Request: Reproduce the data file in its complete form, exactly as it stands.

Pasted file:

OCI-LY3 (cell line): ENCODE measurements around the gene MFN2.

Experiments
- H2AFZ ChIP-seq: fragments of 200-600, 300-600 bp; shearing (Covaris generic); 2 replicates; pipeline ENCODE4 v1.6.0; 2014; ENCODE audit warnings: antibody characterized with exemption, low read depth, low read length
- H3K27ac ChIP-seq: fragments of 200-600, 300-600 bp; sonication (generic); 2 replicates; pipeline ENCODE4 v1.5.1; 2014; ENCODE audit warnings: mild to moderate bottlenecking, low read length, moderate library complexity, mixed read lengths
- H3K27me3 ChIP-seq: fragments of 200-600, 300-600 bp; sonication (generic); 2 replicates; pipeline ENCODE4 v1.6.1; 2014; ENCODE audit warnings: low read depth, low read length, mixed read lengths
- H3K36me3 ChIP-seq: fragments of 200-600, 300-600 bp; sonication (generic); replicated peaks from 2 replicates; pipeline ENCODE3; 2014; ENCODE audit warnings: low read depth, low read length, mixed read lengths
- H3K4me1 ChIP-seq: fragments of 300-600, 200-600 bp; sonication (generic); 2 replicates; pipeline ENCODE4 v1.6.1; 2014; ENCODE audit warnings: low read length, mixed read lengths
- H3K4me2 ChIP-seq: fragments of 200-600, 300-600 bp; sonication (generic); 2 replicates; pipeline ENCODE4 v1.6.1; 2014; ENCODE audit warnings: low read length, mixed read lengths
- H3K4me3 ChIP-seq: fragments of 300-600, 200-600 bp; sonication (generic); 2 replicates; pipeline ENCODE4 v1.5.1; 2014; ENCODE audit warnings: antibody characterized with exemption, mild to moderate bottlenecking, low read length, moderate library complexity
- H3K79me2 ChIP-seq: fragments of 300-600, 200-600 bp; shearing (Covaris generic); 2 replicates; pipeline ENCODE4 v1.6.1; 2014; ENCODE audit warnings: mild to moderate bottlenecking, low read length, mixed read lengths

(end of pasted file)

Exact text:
OCI-LY3 (cell line): ENCODE measurements around the gene MFN2.

Experiments
- H2AFZ ChIP-seq: fragments of 200-600, 300-600 bp; shearing (Covaris generic); 2 replicates; pipeline ENCODE4 v1.6.0; 2014; ENCODE audit warnings: antibody characterized with exemption, low read depth, low read length
- H3K27ac ChIP-seq: fragments of 200-600, 300-600 bp; sonication (generic); 2 replicates; pipeline ENCODE4 v1.5.1; 2014; ENCODE audit warnings: mild to moderate bottlenecking, low read length, moderate library complexity, mixed read lengths
- H3K27me3 ChIP-seq: fragments of 200-600, 300-600 bp; sonication (generic); 2 replicates; pipeline ENCODE4 v1.6.1; 2014; ENCODE audit warnings: low read depth, low read length, mixed read lengths
- H3K36me3 ChIP-seq: fragments of 200-600, 300-600 bp; sonication (generic); replicated peaks from 2 replicates; pipeline ENCODE3; 2014; ENCODE audit warnings: low read depth, low read length, mixed read lengths
- H3K4me1 ChIP-seq: fragments of 300-600, 200-600 bp; sonication (generic); 2 replicates; pipeline ENCODE4 v1.6.1; 2014; ENCODE audit warnings: low read length, mixed read lengths
- H3K4me2 ChIP-seq: fragments of 200-600, 300-600 bp; sonication (generic); 2 replicates; pipeline ENCODE4 v1.6.1; 2014; ENCODE audit warnings: low read length, mixed read lengths
- H3K4me3 ChIP-seq: fragments of 300-600, 200-600 bp; sonication (generic); 2 replicates; pipeline ENCODE4 v1.5.1; 2014; ENCODE audit warnings: antibody characterized with exemption, mild to moderate bottlenecking, low read length, moderate library complexity
- H3K79me2 ChIP-seq: fragments of 300-600, 200-600 bp; shearing (Covaris generic); 2 replicates; pipeline ENCODE4 v1.6.1; 2014; ENCODE audit warnings: mild to moderate bottlenecking, low read length, mixed read lengths